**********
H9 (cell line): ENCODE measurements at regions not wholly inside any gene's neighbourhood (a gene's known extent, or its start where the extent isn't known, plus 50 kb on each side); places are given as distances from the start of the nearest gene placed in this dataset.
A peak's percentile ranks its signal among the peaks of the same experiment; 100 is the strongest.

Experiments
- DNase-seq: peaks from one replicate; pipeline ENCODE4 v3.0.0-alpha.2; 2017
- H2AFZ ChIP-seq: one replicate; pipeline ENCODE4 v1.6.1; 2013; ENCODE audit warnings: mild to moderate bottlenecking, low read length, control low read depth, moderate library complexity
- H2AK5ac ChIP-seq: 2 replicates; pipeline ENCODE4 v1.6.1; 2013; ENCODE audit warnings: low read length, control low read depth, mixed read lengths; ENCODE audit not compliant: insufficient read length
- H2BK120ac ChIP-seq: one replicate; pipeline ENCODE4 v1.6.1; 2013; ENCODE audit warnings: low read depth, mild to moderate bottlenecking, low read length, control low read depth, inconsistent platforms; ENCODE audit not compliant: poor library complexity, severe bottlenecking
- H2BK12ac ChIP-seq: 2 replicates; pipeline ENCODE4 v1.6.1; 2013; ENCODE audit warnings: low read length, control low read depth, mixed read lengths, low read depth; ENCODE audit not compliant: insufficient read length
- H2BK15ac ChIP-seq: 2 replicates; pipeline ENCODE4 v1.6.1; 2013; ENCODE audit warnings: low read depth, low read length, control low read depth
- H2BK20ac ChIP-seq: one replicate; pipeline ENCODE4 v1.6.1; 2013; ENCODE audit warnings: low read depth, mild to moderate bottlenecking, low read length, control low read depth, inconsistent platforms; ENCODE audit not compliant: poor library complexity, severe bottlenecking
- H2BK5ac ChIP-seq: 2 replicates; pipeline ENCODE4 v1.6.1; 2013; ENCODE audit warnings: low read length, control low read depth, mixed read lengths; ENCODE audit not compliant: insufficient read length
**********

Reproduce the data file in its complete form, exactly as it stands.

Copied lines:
H9 (cell line): ENCODE measurements at regions not wholly inside any gene's neighbourhood (a gene's known extent, or its start where the extent isn't known, plus 50 kb on each side); places are given as distances from the start of the nearest gene placed in this dataset.
A peak's percentile ranks its signal among the peaks of the same experiment; 100 is the strongest.

Experiments
- DNase-seq: peaks from one replicate; pipeline ENCODE4 v3.0.0-alpha.2; 2017
- H2AFZ ChIP-seq: one replicate; pipeline ENCODE4 v1.6.1; 2013; ENCODE audit warnings: mild to moderate bottlenecking, low read length, control low read depth, moderate library complexity
- H2AK5ac ChIP-seq: 2 replicates; pipeline ENCODE4 v1.6.1; 2013; ENCODE audit warnings: low read length, control low read depth, mixed read lengths; ENCODE audit not compliant: insufficient read length
- H2BK120ac ChIP-seq: one replicate; pipeline ENCODE4 v1.6.1; 2013; ENCODE audit warnings: low read depth, mild to moderate bottlenecking, low read length, control low read depth, inconsistent platforms; ENCODE audit not compliant: poor library complexity, severe bottlenecking
- H2BK12ac ChIP-seq: 2 replicates; pipeline ENCODE4 v1.6.1; 2013; ENCODE audit warnings: low read length, control low read depth, mixed read lengths, low read depth; ENCODE audit not compliant: insufficient read length
- H2BK15ac ChIP-seq: 2 replicates; pipeline ENCODE4 v1.6.1; 2013; ENCODE audit warnings: low read depth, low read length, control low read depth
- H2BK20ac ChIP-seq: one replicate; pipeline ENCODE4 v1.6.1; 2013; ENCODE audit warnings: low read depth, mild to moderate bottlenecking, low read length, control low read depth, inconsistent platforms; ENCODE audit not compliant: poor library complexity, severe bottlenecking
- H2BK5ac ChIP-seq: 2 replicates; pipeline ENCODE4 v1.6.1; 2013; ENCODE audit warnings: low read length, control low read depth, mixed read lengths; ENCODE audit not compliant: insufficient read length